- The Washington Times - Tuesday, February 14, 2017

Conservatives in the House said Tuesday that the GOP needs to move faster in repealing Obamacare, saying governors who counted on the health law to expand Medicaid are out of luck unless Congress crafts a fairer deal for everyone.

Some 31 states, including many run by Republican governors, expanded their health programs under Obamacare, counting on federal money to cover their increased caseloads. Gov. John Kasich, Ohio Republican, and others have begged Congress to let them keep the money or at least give them a soft landing as the GOP in Washington plots its repeal efforts.

Members of the conservative House Freedom Caucus, though, said Obamacare needs to be rooted out entirely, and that means putting all states on equal footing — including those that had foresight to avoid the Obama administration’s deal for broader Medicaid coverage.

“I would have a hard time telling voters in my district that they have to fund the Medicaid expansion for California, for another state,” said Raul Labrador, Idaho Republican.

While conservatives said they may be open to a compromise later, for now they want their leaders to revive a 2015 repeal bill that cleared Congress but was vetoed by President Obama.

The Affordable Care Act tried to entice states to expand Medicaid, the federal-state health program for the poor, by offering to pay most of the costs. While a majority of states signed up, 19 others — chiefly GOP-led states — balked, saying their budgets would explode and they’d rather hold out for a Republican president to undo Mr. Obama’s designs.

Conservatives say that moment has arrived, and if the 2015 bill was good enough for GOP lawmakers under Mr. Obama, they should have the courage to push ahead under President Trump, who will endorse their plans.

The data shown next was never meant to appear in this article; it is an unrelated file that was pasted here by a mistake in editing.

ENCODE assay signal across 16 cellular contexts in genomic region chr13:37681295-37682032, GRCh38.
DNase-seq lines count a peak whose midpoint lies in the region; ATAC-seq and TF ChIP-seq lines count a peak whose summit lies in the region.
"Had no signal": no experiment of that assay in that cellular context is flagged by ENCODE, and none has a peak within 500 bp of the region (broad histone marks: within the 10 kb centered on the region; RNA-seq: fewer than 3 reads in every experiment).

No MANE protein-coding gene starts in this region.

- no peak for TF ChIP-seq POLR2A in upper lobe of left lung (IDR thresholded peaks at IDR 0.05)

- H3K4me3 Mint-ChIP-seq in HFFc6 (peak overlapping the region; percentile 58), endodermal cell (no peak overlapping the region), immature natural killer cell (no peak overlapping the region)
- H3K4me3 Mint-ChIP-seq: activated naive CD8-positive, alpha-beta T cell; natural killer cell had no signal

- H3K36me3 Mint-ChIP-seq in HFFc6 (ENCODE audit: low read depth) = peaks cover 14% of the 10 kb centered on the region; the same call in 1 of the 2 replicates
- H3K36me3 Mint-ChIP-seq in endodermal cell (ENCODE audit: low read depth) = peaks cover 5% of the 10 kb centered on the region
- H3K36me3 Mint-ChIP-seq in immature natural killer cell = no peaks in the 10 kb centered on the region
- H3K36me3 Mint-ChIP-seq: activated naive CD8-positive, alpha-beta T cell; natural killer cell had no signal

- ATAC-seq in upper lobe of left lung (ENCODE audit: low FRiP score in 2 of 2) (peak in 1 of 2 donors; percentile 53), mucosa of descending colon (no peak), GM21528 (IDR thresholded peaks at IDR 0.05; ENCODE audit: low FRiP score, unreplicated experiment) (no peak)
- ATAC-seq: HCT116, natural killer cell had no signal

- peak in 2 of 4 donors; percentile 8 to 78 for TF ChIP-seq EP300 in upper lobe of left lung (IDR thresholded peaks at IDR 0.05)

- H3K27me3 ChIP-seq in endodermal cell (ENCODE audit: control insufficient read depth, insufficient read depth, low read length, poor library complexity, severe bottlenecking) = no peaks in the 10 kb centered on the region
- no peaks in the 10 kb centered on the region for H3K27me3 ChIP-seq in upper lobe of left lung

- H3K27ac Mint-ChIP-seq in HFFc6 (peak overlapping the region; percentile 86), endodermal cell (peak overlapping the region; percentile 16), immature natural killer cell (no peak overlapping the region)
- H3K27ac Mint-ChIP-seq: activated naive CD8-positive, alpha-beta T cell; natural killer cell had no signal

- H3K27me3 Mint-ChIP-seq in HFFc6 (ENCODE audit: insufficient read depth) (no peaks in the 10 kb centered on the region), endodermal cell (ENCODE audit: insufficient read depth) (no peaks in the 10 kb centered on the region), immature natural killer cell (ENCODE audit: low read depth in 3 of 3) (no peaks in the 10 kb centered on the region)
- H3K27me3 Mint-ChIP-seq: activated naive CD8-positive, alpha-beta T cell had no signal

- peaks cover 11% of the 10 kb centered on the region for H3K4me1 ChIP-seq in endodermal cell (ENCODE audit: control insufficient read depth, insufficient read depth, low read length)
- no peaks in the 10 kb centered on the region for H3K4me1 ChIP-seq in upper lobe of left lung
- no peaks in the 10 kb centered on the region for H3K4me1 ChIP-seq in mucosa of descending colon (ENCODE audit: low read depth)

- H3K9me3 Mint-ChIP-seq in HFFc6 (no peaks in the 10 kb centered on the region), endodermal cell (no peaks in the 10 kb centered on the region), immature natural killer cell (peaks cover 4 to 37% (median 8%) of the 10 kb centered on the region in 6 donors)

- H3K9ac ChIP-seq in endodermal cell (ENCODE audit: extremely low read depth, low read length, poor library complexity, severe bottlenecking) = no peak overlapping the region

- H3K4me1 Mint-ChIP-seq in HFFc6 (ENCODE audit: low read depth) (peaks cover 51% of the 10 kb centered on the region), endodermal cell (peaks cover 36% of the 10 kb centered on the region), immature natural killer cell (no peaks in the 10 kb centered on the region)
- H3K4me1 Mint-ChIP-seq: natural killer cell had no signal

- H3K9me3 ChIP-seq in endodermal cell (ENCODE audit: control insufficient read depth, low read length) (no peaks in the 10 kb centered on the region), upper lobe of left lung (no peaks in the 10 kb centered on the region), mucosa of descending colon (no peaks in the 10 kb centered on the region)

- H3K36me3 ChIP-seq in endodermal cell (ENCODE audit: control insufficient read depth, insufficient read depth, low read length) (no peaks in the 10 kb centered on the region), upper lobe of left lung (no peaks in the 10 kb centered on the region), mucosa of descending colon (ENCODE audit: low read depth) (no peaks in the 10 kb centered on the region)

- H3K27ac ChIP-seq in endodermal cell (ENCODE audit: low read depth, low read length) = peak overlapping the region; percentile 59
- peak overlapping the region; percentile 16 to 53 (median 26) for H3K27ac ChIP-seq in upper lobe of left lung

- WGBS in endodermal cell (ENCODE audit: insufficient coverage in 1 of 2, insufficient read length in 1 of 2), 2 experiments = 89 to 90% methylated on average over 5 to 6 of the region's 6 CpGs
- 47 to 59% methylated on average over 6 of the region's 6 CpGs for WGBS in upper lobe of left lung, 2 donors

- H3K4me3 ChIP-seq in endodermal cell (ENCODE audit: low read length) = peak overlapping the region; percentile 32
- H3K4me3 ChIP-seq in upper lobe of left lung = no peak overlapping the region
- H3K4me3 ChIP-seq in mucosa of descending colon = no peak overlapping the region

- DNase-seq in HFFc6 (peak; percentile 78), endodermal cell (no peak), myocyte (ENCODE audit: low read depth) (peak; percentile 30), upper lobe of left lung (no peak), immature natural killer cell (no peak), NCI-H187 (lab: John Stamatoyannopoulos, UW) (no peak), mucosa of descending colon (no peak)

“It’s hard to see them supporting an argument that, now with a Republican president, they aren’t going to do the same thing that they did when they had a Democratic president,” Rep. Warren Davidson, Ohio Republican, said at a “Conversations with Conservatives” event hosted by the Heritage Foundation.

The Freedom Caucus took an official stand late Monday to reject any repeal bill that does not go as far as the 2015 effort, which repealed the Medicaid expansion, phased out government subsidies and scrapped Obamacare’s “individual mandate” requiring people to hold insurance.

On Medicaid, GOP leaders are looking at ways to rein in federal funding for the program by converting it to a fixed grant based on the number of enrollees in each state.

Republicans say that will allow governors to tailor their programs to their needs, making the program more efficient.

Democratic are already crying foul, saying it will force states to cut back on benefits.

House conservatives will also have to convince Senate Republicans whose states have benefited from Obamacare’s generosity.

“I think it is far too early to say who is out of luck on health care reform,” said Timothy Jost, a law professor at Washington and Lee University who closely tracks the health reform debate. “Whatever the House passes will have to get through the Senate, where expansion state senators are likely to balk.”

Sen. Bill Cassidy, Louisiana Republican whose state expanded Medicaid last year, says the best fix is to let each state decide whether to stick with Obamacare, abandon it completely or use federal money on an alternative that automatically enrolls people in a high-deductible, catastrophic plan.

“Whether my bill or a similar bill passes probably depends as much upon you as it does me,” Mr. Cassidy told a National Association of Health Underwriters conference Monday at a D.C. hotel. “We are elected to represent.”

But conservatives say voters didn’t elect GOP majorities to let states keep their Obamacare if they like it.

“If we’re just going to replace Obamacare with Obamacare light, then it begs the question — were we just against Obamacare because it was proposed by Democrats?” Mr. Labrador said. “And if that’s our position, then we’re very hypocritical.”

• Tom Howell Jr. can be reached at thowell@washingtontimes.com.

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